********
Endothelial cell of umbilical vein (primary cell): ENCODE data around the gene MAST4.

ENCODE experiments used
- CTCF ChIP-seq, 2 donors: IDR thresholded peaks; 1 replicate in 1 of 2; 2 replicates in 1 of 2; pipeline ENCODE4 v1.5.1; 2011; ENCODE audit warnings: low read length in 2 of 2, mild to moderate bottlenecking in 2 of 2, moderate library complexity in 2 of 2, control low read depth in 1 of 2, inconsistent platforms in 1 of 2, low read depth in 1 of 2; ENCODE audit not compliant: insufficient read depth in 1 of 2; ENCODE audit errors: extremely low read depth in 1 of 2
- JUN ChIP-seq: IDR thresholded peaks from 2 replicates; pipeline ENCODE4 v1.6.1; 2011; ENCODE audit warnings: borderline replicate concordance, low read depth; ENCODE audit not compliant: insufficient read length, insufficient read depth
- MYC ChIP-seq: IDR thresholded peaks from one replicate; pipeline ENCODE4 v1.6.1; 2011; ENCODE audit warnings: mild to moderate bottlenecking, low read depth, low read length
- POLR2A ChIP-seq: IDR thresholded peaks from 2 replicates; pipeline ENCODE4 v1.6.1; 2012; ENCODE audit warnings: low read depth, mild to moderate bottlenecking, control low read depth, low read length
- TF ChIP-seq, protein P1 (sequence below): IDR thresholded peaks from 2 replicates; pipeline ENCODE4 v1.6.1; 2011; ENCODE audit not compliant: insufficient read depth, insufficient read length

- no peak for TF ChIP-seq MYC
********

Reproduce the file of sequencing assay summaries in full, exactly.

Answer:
Endothelial cell of umbilical vein (primary cell): ENCODE data around the gene MAST4.

ENCODE experiments used
- CTCF ChIP-seq, 2 donors: IDR thresholded peaks; 1 replicate in 1 of 2; 2 replicates in 1 of 2; pipeline ENCODE4 v1.5.1; 2011; ENCODE audit warnings: low read length in 2 of 2, mild to moderate bottlenecking in 2 of 2, moderate library complexity in 2 of 2, control low read depth in 1 of 2, inconsistent platforms in 1 of 2, low read depth in 1 of 2; ENCODE audit not compliant: insufficient read depth in 1 of 2; ENCODE audit errors: extremely low read depth in 1 of 2
- JUN ChIP-seq: IDR thresholded peaks from 2 replicates; pipeline ENCODE4 v1.6.1; 2011; ENCODE audit warnings: borderline replicate concordance, low read depth; ENCODE audit not compliant: insufficient read length, insufficient read depth
- MYC ChIP-seq: IDR thresholded peaks from one replicate; pipeline ENCODE4 v1.6.1; 2011; ENCODE audit warnings: mild to moderate bottlenecking, low read depth, low read length
- POLR2A ChIP-seq: IDR thresholded peaks from 2 replicates; pipeline ENCODE4 v1.6.1; 2012; ENCODE audit warnings: low read depth, mild to moderate bottlenecking, control low read depth, low read length
- TF ChIP-seq, protein P1 (sequence below): IDR thresholded peaks from 2 replicates; pipeline ENCODE4 v1.6.1; 2011; ENCODE audit not compliant: insufficient read depth, insufficient read length

- no peak for TF ChIP-seq MYC